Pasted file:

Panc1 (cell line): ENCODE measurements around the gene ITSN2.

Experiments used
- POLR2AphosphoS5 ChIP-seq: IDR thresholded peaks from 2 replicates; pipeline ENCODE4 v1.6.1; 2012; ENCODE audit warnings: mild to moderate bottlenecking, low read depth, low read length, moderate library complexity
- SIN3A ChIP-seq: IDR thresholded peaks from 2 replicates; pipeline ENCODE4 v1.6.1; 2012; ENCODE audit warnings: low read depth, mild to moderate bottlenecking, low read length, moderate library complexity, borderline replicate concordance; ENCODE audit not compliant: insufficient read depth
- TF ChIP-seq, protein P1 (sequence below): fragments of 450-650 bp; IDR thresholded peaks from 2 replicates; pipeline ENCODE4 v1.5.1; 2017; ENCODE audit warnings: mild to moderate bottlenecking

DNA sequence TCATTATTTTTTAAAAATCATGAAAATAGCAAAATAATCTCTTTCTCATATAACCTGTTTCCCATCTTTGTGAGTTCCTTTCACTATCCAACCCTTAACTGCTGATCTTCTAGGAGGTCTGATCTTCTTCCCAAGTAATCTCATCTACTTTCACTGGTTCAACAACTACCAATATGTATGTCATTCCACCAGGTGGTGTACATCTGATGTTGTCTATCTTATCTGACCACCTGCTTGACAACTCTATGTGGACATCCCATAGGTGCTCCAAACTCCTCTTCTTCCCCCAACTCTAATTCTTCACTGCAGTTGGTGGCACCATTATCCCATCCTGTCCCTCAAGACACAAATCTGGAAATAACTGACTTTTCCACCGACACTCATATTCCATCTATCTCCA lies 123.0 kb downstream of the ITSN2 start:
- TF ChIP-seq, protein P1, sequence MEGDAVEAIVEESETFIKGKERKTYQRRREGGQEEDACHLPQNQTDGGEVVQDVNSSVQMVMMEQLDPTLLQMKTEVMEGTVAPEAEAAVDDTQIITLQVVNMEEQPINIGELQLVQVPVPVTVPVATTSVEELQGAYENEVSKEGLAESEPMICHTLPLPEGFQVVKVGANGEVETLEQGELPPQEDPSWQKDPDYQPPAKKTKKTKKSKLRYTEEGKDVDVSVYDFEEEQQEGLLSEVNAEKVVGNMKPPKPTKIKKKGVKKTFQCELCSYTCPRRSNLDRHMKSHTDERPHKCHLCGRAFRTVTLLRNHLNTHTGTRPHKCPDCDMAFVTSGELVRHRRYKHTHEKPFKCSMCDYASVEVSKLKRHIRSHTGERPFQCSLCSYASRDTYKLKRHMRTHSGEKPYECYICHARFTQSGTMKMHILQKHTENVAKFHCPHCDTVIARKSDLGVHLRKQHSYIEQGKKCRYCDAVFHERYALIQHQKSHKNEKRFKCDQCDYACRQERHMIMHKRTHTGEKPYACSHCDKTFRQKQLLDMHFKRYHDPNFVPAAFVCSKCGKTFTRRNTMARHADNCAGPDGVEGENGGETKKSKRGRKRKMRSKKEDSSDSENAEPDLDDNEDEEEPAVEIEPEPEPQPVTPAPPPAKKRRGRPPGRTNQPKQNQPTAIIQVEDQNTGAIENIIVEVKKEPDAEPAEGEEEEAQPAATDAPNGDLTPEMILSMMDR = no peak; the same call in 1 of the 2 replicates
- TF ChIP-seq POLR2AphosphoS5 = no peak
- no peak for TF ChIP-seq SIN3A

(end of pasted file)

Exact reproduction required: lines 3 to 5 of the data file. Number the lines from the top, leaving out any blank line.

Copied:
- POLR2AphosphoS5 ChIP-seq: IDR thresholded peaks from 2 replicates; pipeline ENCODE4 v1.6.1; 2012; ENCODE audit warnings: mild to moderate bottlenecking, low read depth, low read length, moderate library complexity
- SIN3A ChIP-seq: IDR thresholded peaks from 2 replicates; pipeline ENCODE4 v1.6.1; 2012; ENCODE audit warnings: low read depth, mild to moderate bottlenecking, low read length, moderate library complexity, borderline replicate concordance; ENCODE audit not compliant: insufficient read depth
- TF ChIP-seq, protein P1 (sequence below): fragments of 450-650 bp; IDR thresholded peaks from 2 replicates; pipeline ENCODE4 v1.5.1; 2017; ENCODE audit warnings: mild to moderate bottlenecking